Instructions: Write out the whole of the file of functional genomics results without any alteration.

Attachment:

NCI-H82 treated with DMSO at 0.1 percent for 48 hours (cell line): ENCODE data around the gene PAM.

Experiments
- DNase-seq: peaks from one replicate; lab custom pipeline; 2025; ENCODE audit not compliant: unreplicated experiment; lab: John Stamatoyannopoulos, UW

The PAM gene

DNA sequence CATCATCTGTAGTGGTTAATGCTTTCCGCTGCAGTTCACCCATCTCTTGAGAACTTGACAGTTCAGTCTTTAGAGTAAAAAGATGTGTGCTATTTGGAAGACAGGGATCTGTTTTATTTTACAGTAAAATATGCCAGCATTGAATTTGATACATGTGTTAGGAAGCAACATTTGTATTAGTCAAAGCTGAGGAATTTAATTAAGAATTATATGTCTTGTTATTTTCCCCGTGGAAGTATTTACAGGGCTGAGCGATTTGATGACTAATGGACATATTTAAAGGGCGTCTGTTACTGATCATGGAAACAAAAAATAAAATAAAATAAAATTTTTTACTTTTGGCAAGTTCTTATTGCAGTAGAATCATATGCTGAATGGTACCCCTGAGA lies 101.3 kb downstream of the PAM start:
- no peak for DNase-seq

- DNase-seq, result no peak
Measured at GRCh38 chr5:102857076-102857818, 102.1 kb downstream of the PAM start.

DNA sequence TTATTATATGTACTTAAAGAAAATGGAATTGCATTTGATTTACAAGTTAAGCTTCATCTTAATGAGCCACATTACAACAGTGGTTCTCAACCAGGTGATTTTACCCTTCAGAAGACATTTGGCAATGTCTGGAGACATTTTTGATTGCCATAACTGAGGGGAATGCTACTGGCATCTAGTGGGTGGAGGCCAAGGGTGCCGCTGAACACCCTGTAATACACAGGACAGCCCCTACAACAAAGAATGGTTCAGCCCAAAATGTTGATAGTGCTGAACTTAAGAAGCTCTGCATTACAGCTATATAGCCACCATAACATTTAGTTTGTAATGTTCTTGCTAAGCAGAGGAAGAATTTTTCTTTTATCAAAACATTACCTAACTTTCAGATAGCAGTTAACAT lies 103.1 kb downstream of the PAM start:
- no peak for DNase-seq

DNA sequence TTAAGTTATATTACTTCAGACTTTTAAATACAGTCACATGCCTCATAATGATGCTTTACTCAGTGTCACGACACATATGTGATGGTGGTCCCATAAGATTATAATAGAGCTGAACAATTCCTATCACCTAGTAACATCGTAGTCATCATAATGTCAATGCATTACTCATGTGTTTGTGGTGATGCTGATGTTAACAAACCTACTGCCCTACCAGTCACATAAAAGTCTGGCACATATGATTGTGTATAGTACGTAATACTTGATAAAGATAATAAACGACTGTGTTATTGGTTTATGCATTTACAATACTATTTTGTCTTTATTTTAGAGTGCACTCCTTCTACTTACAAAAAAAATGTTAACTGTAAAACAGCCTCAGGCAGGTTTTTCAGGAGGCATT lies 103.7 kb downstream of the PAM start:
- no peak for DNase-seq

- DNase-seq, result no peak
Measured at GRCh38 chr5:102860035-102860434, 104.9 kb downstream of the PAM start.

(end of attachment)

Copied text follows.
NCI-H82 treated with DMSO at 0.1 percent for 48 hours (cell line): ENCODE data around the gene PAM.

Experiments
- DNase-seq: peaks from one replicate; lab custom pipeline; 2025; ENCODE audit not compliant: unreplicated experiment; lab: John Stamatoyannopoulos, UW

The PAM gene

DNA sequence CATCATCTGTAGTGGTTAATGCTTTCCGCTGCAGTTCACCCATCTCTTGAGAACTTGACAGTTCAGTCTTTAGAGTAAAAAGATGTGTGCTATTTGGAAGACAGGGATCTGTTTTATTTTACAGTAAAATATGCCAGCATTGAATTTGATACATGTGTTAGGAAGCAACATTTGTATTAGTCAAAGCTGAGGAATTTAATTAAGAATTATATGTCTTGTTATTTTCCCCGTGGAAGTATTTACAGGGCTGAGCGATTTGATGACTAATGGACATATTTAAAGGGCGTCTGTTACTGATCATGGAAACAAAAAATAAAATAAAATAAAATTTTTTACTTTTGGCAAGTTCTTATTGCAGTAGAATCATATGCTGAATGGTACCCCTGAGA lies 101.3 kb downstream of the PAM start:
- no peak for DNase-seq

- DNase-seq, result no peak
Measured at GRCh38 chr5:102857076-102857818, 102.1 kb downstream of the PAM start.

DNA sequence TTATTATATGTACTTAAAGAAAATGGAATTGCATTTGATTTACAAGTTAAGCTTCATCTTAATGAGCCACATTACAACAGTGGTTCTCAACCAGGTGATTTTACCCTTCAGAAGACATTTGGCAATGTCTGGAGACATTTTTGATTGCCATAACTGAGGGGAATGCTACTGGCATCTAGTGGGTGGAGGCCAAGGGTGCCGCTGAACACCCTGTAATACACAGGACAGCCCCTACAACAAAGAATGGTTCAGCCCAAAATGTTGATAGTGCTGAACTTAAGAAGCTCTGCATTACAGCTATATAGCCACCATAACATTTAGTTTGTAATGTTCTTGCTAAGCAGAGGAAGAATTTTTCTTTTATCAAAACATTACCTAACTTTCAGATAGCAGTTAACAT lies 103.1 kb downstream of the PAM start:
- no peak for DNase-seq

DNA sequence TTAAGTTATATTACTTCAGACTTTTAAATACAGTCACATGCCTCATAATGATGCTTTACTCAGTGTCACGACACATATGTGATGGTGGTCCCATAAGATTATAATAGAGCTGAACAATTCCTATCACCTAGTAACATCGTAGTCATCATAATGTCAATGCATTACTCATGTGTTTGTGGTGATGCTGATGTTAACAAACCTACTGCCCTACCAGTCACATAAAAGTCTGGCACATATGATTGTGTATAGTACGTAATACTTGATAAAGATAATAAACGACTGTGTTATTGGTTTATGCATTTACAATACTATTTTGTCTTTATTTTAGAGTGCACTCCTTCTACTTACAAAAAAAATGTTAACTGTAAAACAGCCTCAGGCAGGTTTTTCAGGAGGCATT lies 103.7 kb downstream of the PAM start:
- no peak for DNase-seq

- DNase-seq, result no peak
Measured at GRCh38 chr5:102860035-102860434, 104.9 kb downstream of the PAM start.